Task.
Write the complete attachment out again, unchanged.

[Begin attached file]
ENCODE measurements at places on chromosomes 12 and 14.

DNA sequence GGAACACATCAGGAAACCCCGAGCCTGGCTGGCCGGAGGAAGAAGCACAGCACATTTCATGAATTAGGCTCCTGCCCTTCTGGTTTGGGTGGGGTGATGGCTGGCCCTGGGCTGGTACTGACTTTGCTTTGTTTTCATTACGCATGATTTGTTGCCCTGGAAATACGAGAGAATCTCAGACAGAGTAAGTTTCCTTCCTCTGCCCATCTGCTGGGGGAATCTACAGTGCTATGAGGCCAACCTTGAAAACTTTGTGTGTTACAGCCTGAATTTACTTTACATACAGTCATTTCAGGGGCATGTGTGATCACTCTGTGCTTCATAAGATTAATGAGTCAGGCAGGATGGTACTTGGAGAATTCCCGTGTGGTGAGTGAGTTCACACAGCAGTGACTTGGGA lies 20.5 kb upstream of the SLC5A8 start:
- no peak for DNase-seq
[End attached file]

ENCODE measurements at places on chromosomes 12 and 14.

DNA sequence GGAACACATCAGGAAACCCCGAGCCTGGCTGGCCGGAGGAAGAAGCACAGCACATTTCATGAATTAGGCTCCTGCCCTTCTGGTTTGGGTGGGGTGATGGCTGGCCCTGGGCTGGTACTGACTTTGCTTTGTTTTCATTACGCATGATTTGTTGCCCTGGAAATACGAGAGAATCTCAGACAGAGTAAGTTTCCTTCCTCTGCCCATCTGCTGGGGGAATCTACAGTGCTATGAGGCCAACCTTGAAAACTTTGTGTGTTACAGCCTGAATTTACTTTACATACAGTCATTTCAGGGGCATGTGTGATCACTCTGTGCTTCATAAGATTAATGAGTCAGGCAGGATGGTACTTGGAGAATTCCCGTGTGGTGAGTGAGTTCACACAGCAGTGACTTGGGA lies 20.5 kb upstream of the SLC5A8 start:
- no peak for DNase-seq